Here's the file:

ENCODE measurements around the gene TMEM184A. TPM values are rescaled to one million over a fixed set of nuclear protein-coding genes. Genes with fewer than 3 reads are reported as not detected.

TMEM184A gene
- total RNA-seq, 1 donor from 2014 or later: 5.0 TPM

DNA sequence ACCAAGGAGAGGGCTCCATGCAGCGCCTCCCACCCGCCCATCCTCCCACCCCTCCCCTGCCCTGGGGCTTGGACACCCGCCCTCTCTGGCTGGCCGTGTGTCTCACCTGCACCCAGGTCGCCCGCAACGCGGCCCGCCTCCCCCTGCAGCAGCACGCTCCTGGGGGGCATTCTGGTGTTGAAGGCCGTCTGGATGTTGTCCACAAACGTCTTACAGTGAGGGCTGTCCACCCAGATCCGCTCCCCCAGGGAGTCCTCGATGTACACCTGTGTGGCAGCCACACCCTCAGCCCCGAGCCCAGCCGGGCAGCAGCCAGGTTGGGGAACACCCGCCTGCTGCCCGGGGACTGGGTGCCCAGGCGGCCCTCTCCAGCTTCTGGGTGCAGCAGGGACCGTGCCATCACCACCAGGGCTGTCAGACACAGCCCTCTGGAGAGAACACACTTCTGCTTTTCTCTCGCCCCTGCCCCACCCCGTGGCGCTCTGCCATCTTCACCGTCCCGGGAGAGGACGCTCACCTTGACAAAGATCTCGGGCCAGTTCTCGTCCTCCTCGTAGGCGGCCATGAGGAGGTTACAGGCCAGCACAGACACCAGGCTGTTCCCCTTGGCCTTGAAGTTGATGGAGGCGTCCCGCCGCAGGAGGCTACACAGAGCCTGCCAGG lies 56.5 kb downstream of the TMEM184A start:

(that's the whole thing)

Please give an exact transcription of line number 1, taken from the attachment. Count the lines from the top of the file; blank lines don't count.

ENCODE measurements around the gene TMEM184A. TPM values are rescaled to one million over a fixed set of nuclear protein-coding genes. Genes with fewer than 3 reads are reported as not detected.